When I’m dealing with other people, this can come across as cold and even a little mean which isn’t my intention at all.
c. Let them know that you acknowledge your weakness and how you went about it
Once I realized I was doing this, it was a matter of slowing down and thinking before I say something to someone, especially to my patients when I’m trying to joke around and have a conversation. I’m actively working on making sure that my tone and body language would correspond to the things I say to avoid misunderstandings.
a. Start with the strength
I’m a problem solver. I enjoy work that challenges me and pushes me to think outside the box. I enjoy situations where I am allowed to work with other people to come up with creative solutions.
b. Follow it up with a sample experience using the STAR (Situation, Task, Action, Result) method, however since this is not a situational question let’s consider “T” as my strength being a “problem solver”
S: There was one time during my on the job hemodialysis training, my co-trainees and I were having a hard time monitoring a handful of patients ending up with a few minutes delay of heparin doses.
T: It was definitely a challenge that had got me thinking outside the box on what I can do.
A: So, what I did, I made a monitoring sheet where we can track all of our assigned patients and our tasks with its corresponding due time.
R: It became a tool that helped us master the skill and in the end, we have managed to accomplish everything without anymore delays and even without the use of the monitoring sheet.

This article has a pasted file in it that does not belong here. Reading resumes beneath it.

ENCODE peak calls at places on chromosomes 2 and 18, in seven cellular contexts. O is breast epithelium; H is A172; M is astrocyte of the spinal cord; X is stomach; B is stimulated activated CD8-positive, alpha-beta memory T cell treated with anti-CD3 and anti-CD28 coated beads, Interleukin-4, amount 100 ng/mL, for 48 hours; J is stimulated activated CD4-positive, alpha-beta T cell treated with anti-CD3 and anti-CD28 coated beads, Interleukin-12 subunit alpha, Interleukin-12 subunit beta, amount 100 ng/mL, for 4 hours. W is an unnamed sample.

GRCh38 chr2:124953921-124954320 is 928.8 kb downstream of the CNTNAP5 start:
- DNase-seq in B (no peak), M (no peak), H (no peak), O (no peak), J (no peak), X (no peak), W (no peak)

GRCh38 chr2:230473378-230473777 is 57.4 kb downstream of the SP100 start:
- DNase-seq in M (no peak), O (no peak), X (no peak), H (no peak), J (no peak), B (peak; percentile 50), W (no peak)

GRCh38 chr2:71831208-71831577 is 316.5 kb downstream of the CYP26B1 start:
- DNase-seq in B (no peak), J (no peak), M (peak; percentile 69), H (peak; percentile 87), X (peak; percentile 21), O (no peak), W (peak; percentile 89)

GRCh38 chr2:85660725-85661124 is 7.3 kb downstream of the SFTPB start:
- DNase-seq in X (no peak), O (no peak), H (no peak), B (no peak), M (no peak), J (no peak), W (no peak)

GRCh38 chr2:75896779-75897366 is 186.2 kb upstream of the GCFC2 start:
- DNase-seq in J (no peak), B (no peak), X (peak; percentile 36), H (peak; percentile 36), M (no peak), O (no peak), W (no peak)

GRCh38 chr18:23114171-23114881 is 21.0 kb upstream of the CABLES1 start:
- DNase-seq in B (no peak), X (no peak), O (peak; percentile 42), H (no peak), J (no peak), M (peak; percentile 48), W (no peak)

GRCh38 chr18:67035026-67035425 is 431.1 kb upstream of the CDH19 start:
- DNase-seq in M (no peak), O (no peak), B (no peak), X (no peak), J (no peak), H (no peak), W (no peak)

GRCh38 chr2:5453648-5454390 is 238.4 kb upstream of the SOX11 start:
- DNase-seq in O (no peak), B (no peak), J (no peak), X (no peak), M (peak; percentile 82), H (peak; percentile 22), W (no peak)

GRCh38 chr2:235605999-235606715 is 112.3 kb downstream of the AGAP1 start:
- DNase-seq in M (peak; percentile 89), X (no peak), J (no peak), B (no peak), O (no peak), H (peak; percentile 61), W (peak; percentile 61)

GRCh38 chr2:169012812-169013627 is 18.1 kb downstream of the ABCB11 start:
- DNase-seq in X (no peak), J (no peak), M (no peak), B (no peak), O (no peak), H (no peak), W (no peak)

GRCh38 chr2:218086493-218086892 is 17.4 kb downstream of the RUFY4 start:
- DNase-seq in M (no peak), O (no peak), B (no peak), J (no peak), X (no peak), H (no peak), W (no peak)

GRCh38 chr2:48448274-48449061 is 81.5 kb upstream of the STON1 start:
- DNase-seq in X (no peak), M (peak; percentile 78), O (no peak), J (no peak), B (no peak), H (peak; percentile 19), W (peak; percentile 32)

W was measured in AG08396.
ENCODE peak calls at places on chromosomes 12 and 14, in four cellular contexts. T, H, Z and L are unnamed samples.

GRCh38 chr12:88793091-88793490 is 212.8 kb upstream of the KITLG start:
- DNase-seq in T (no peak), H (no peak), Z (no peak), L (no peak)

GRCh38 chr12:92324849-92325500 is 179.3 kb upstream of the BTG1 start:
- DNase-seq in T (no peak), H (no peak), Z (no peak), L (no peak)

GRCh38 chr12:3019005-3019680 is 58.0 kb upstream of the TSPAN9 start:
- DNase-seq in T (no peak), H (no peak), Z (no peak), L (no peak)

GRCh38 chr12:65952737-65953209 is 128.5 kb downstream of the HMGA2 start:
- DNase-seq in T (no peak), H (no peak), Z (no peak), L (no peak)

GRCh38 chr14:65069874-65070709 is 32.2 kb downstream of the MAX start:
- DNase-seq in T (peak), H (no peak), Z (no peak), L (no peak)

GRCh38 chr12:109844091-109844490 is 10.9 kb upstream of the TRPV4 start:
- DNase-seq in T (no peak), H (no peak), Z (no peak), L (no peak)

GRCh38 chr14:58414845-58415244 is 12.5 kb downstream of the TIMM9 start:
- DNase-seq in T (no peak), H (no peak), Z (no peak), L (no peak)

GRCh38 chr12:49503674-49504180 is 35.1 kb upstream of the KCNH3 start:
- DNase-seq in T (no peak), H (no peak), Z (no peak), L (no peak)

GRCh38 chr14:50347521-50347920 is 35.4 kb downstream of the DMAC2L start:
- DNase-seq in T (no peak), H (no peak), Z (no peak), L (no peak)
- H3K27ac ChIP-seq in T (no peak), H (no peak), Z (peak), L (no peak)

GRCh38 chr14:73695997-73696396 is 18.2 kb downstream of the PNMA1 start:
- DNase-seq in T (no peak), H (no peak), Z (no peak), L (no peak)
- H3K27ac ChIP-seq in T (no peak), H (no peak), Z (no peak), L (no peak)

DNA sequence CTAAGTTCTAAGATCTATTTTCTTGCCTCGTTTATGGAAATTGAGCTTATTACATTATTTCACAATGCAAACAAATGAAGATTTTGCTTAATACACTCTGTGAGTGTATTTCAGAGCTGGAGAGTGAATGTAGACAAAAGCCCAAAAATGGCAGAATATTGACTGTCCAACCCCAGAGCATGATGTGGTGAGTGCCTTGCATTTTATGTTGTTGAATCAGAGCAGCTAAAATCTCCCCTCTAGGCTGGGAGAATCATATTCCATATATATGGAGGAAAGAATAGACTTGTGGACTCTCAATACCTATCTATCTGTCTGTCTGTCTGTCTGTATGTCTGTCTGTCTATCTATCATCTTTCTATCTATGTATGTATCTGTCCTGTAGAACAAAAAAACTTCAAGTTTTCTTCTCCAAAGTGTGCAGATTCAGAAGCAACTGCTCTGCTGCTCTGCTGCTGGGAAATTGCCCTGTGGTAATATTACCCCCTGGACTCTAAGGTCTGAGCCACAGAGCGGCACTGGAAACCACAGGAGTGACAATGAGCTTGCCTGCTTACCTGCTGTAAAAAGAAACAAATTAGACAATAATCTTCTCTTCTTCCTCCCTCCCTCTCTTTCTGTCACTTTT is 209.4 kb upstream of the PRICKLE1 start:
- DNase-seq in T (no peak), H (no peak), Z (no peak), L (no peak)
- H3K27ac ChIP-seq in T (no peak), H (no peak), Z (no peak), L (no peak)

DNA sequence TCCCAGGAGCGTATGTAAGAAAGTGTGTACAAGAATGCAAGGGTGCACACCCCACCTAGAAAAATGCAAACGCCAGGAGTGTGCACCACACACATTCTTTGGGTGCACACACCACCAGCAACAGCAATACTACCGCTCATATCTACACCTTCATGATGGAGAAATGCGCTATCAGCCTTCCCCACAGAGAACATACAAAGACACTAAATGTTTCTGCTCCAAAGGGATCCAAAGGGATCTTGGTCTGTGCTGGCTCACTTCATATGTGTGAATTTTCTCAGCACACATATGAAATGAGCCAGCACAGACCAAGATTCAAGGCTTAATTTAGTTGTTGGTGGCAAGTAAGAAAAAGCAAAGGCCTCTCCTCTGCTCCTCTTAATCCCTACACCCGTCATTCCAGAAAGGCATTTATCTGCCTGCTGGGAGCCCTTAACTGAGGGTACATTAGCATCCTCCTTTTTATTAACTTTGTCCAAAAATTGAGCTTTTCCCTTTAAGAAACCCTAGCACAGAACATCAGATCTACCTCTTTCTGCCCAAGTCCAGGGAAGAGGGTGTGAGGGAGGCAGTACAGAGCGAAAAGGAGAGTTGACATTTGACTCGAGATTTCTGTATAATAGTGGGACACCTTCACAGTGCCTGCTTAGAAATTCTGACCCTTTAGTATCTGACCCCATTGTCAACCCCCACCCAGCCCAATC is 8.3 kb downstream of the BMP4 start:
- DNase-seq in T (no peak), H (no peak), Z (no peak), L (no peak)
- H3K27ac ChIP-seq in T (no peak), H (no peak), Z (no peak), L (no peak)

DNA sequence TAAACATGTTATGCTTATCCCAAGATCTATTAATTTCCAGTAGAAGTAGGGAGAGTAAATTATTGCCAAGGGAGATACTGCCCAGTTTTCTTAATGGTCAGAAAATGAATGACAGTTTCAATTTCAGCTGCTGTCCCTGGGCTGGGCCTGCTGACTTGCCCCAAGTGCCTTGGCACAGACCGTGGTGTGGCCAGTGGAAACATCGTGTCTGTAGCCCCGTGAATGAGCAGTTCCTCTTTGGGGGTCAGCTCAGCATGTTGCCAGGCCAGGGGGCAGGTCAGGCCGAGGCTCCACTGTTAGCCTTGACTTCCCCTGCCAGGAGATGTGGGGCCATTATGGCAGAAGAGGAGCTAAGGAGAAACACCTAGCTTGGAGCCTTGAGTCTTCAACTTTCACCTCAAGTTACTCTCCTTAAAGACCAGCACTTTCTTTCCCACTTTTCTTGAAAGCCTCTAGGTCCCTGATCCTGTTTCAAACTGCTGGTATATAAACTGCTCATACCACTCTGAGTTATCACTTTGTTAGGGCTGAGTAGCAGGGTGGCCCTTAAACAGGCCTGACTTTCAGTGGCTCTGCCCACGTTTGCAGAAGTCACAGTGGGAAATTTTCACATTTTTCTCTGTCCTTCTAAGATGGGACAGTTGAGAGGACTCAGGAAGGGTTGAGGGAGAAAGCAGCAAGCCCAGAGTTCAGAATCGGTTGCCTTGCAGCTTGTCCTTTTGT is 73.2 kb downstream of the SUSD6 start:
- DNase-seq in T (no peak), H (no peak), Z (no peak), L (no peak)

What are the top 3 skills a nurse should have?
The surprise question I had with my most unprepared answer.lol The first thing that popped in my mind was of course, good communication skills followed by my most recycled prepared answer “strength: problem-solver” that should have been “critical thinking” but I was experiencing a blackout and I couldn’t anymore think straight. The last one was even worse (haha) and I used the word “focused” as a skill? Really? But what I really meant was “present-minded”. Anyway, below should have been my answer.
First and foremost, a nurse should be competent. We are not just dealing with people nor patients but lives and without the basic knowledge of the diseases and the necessary skills of the procedures, it would be impossibile for us to accomplish our duties and responsibilities. Second would be good communication skills in order to establish rapport with our patients. This is very critical so to gain their trust for creating positive case management outcomes. Lastly, critical thinking skills to help nurses make better decisions on behalf of their patients or simply how to “think like a nurse.
Such are the so called top 3 questions for your nurse job interview because they can equip and prepare you for other questions. Just like how I applied my strength answer in the following questions: “What is your edge among other nurses?” and “What are the top 3 skills a nurse should have?”. These are the type of questions that won’t be a waste of time so if ever one is not asked, you can freely recycle and use it in answering a different question. The “Tell me about yourself,” is another example in which, can also be used in “Why should we hire you?” question.
So, God bless in your interview, nurses!